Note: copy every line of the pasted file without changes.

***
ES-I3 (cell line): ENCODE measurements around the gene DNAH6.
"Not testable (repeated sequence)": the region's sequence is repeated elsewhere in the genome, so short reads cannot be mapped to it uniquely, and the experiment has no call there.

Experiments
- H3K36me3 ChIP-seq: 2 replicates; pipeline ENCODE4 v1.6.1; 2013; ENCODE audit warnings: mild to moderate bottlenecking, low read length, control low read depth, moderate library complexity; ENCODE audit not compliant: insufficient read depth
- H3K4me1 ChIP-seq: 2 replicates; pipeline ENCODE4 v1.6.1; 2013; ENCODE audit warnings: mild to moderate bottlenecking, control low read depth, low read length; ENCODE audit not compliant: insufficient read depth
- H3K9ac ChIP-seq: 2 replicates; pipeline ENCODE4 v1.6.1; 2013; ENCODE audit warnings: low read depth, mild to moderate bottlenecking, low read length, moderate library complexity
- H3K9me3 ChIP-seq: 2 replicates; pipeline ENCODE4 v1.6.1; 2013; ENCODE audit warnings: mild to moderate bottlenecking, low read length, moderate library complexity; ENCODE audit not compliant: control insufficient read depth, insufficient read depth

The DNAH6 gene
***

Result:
ES-I3 (cell line): ENCODE measurements around the gene DNAH6.
"Not testable (repeated sequence)": the region's sequence is repeated elsewhere in the genome, so short reads cannot be mapped to it uniquely, and the experiment has no call there.

Experiments
- H3K36me3 ChIP-seq: 2 replicates; pipeline ENCODE4 v1.6.1; 2013; ENCODE audit warnings: mild to moderate bottlenecking, low read length, control low read depth, moderate library complexity; ENCODE audit not compliant: insufficient read depth
- H3K4me1 ChIP-seq: 2 replicates; pipeline ENCODE4 v1.6.1; 2013; ENCODE audit warnings: mild to moderate bottlenecking, control low read depth, low read length; ENCODE audit not compliant: insufficient read depth
- H3K9ac ChIP-seq: 2 replicates; pipeline ENCODE4 v1.6.1; 2013; ENCODE audit warnings: low read depth, mild to moderate bottlenecking, low read length, moderate library complexity
- H3K9me3 ChIP-seq: 2 replicates; pipeline ENCODE4 v1.6.1; 2013; ENCODE audit warnings: mild to moderate bottlenecking, low read length, moderate library complexity; ENCODE audit not compliant: control insufficient read depth, insufficient read depth

The DNAH6 gene